Could we soon see income tax decreases in South Africa?

Following the release of the national budget last week, Absa hosted a Q&A session with head of retail investment at Absa Wealth, Tsitsi Hatendi-Matika, to discuss how the budget changes are likely to impact every day South Africans.

As expected the majority of questions focused on the increase from 14% to 15% – the first since 1993, changes to the income tax rates, free education, and inflation.

You can find the five most important questions answered by Hatendi-Matika detailed below.


What does the new 15% VAT mean for my groceries?

“It depends what’s in your basket of goods,” Hatendi-Matika said.

“If it includes zero-rated items such as brown bread, maize meal or eggs, the VAT increase won’t affect you.

“This is positive for the South Africans with lower incomes. When it comes to baskets that don’t have any zero-rated items in them, everything will just cost you a few rand (or cents in some cases) more.”


What is your outlook for inflation considering the VAT and fuel levy increases, as well as the implementation of sugar tax?

“When you first look at the Budget Speech and what was announced, the immediate answer is that it won’t directly affect inflation.

“But on closer inspection if you look at grocery stores such as Pick n Pay, for example, they’ve done a good job of shielding customers from massive inflation implications by using central distribution points.”

She continued that there are definitely some situations where the rising inflation will filter through and we’ll feel it in some way – but not as massively crippling as one would fear.

“There are ways to work around it.”


Could there ever be a situation where income tax decreases are announced?

“People should remember that we never used to get any personal tax increases – it stayed constant for quite a few years, with some relief every now and again.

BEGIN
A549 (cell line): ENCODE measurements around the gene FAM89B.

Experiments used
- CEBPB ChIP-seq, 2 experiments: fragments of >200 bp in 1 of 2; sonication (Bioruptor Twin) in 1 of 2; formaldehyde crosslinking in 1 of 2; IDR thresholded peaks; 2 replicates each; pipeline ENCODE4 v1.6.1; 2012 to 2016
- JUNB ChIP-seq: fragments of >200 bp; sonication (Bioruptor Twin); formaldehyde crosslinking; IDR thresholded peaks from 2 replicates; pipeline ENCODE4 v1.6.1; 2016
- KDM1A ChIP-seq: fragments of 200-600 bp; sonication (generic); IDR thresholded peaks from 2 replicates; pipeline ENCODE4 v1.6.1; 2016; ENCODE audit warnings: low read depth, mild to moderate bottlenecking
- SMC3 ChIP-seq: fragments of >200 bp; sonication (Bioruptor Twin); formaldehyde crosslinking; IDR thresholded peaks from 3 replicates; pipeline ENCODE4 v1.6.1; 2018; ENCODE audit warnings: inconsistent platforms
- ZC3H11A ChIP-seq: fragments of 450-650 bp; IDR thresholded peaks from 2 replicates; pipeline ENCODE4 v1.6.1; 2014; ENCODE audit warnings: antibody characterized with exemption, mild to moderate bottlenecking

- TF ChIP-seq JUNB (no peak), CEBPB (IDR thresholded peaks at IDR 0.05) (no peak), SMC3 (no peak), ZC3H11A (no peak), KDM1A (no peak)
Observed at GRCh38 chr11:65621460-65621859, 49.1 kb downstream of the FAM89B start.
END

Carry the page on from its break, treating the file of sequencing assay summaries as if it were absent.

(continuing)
“It’s only been in the last two to three years where it’s started increasing,” she added.

“With this in mind, tax decreases are definitely not out of the question – depending on how fast the economy can strengthen and government debt can be paid off.”


What does the public-sector wage bill include? And why do government spend so much money on it?

“A lot of people think that this refers to ministers and politicians, but in actual fact, it also includes normal people. Think public school teachers, nurses and security officers – which means that this money actually goes towards servicing us,” Hatendi-Matika said.

“With this said, I do think that on a global level, South Africa probably has one of the most bloated public-sector wage bills on the administration side.

“Our ministers get salaries and perks like homes, cars and bonuses that are all covered with these funds and it really can get expensive. We need to allocate the funds to the necessities and cut out the luxuries.”


What does government do with the money they collect from sin tax?

“I have to laugh when I hear this question. The thinking behind it is the fact that alcohol and cigarettes aren’t necessities. They’re actually bad for people’s health and it translates to a burden on our health sector.

“So, it’s government’s way to not only take the strain off the health sector by encouraging healthier lifestyles but to collect extra funds from things that people don’t actually need, rather than taxing everyday items such as eggs or milk.”


Read:  8 clever tax tips every South African should know about in 2018

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Could we soon see income tax decreases in South Africa?